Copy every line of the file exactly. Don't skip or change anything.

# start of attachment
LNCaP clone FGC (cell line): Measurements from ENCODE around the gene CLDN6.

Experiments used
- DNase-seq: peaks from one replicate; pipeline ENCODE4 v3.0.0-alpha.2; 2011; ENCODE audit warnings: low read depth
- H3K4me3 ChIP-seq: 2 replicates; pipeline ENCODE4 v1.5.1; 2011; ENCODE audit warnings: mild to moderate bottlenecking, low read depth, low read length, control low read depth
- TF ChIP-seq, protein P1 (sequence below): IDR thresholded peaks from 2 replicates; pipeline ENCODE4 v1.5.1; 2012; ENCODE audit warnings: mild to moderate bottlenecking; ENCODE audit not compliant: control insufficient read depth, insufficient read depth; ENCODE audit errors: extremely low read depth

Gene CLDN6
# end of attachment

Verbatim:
LNCaP clone FGC (cell line): Measurements from ENCODE around the gene CLDN6.

Experiments used
- DNase-seq: peaks from one replicate; pipeline ENCODE4 v3.0.0-alpha.2; 2011; ENCODE audit warnings: low read depth
- H3K4me3 ChIP-seq: 2 replicates; pipeline ENCODE4 v1.5.1; 2011; ENCODE audit warnings: mild to moderate bottlenecking, low read depth, low read length, control low read depth
- TF ChIP-seq, protein P1 (sequence below): IDR thresholded peaks from 2 replicates; pipeline ENCODE4 v1.5.1; 2012; ENCODE audit warnings: mild to moderate bottlenecking; ENCODE audit not compliant: control insufficient read depth, insufficient read depth; ENCODE audit errors: extremely low read depth

Gene CLDN6